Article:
Six months in traction. What have I got to complain. 
I loved her dearly, she changed me, she helped me, she loved me back. She died much too young. That bastard, pancreatic cancer, swept her away in three short months when she was 67.

12 January 2017

The key instruction is to stay in the present. Don’t get caught up in hopes of what you’ll achieve and how good your situation will be some day in the future. What you do right now is what matters.

We are both not well, R is coughing his lungs out every night and I am doing my best to encourage him to stay home. But the man is so dedicated and after a lifetime of almost never being ill, he is finding this difficult to admit. Right now he is contemplating staying home at least tomorrow, resting on the weekend.
Heavy snow forecast for today and tomorrow. Hard to imagine, the evening air so mild, a soft rain. This morning I was watching the first blackbirds checking out the hedge for their nesting places.
The days are getting longer.

(this wonderful music is from Sweden)

11 January 2017

One week post surgery report

The day will come when I will look back on all this with a slightly bemused or possibly even blasé expression on my face before I completely erase it from the part of my brain that stores the really important stuff.

Today's achievements include a short and very tiring walk through the very soggy garden, cancelling a whole lot of stuff like the train tickets to my father's 88th birthday celebrations later this month, the qi gong with the muslim women, various suddenly unnecessary dates and appointments here and there, but most importantly, securing an outpatient follow-up MRI for next week AND keeping my breakfast down.

I still have to figure out the logistics of how to get to the MRI and back without asking R to take half a day off. Our reliable circle of friends includes only people tied to work commitments or currently battling various seasonal infections.

My energy levels are dragging way behind me. I could find this alarming but I am too exhausted to give a damn.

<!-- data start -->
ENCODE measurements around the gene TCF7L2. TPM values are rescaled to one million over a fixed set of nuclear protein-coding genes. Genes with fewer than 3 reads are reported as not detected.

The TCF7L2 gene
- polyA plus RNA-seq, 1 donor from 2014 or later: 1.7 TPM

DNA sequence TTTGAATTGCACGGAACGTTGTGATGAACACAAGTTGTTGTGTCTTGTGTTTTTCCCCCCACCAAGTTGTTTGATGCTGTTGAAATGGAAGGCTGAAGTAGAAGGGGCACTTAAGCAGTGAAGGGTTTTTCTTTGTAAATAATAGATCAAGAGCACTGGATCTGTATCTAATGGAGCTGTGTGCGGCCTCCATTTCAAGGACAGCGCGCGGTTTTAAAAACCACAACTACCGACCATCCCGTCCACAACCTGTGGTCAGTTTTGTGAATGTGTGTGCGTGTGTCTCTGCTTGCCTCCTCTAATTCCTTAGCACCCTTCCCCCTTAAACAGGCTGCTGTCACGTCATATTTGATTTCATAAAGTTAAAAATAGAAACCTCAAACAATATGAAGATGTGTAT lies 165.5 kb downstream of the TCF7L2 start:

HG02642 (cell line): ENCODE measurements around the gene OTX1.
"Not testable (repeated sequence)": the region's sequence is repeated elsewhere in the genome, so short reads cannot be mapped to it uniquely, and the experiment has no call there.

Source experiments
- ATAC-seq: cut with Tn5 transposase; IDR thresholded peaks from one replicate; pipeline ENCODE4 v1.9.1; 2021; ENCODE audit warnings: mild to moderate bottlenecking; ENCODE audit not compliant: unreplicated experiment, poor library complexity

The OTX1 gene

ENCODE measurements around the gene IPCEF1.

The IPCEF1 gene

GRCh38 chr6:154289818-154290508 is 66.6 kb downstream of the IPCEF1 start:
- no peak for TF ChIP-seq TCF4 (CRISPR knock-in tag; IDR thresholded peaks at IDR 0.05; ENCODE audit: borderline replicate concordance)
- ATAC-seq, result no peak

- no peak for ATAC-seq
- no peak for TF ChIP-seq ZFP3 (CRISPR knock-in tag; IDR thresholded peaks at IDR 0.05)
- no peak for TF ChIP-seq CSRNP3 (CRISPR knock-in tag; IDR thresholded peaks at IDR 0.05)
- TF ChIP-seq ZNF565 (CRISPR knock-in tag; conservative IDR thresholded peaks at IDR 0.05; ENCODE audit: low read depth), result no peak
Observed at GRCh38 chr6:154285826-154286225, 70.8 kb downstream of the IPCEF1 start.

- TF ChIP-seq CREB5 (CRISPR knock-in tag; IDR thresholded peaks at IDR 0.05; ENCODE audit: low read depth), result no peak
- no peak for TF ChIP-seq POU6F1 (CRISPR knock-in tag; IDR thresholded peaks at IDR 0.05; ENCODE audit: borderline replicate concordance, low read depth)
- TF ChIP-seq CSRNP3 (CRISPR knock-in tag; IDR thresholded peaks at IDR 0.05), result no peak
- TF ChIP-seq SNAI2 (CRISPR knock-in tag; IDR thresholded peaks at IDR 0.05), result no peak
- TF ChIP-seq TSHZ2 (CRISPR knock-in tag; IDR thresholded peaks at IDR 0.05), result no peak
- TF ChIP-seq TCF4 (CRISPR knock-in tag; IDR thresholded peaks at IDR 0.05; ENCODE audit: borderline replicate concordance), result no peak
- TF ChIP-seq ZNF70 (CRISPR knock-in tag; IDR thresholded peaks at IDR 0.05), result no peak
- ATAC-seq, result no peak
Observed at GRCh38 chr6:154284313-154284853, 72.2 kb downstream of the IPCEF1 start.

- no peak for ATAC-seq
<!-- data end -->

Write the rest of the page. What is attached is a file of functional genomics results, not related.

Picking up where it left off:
Pain comes and goes and while I try to handle this like a proper grownup it freaks me out totally. I kind of get the idea but the mind is weak.

The right foot is still a lead weight and most of the leg remains stubbornly numb but I can report some tiny improvements in my walking skills.

My steady companion is this nifty grasping tool for picking and lifting things,  incl. pulling up my pants. Actually, I am forever forgetting where I put it last and as a result I am kind of relieved that I am alone at home during most of the day.

Otherwise, I am resigned to accept life as it is right now as long as the wifi works.
Yesterday's therapeutic distractions included a documentary of George Michael  (fell asleep after 20 mins) and the excellent two part BBC drama of Agatha Christie's The Witness for the Prosecution.

Of course, I also read the news and keep myself informed, i.e. trying to be a serious, resonsible, informed and involved citizen who is just going through a tiddly bit of health bother.  OK, OK, at least some of of the time. It's a work in progress here.

One week done. Five more to go through until officially predicted recovery. I will believe it when it happens.
Isn't this exciting?

08 January 2017

Home and struggling in my familiar surroundings.

I feel like an invalid, I said to R last night,
Well actually, you are an invalid, he smartly replied, but a valid one (this in response to me hissing with mad fury).

That whole healing business is bloody hard work. I should have known but I am the last to face reality. Not fair, I want to shout out the window. But the place is deserted and utterly still with heavy frost. At 5 am we got a black ice warning from the local authorities. So I cancelled all plans to be active today. Ha ha.

Picture me mostly lying flat on my back or on one side, trying to keep a straight STRAIGHT back, occasionally standing upright or sitting - briefly - on a hard chair fitted with a slanting foam seat, shitting on the upstairs toilet only because this one has been fitted with a raised toilet throne, forever looking for that gripping tool to pick up stuff that requires bending, plus nausea from painkillers - or maybe a bug I picked up at the hospital.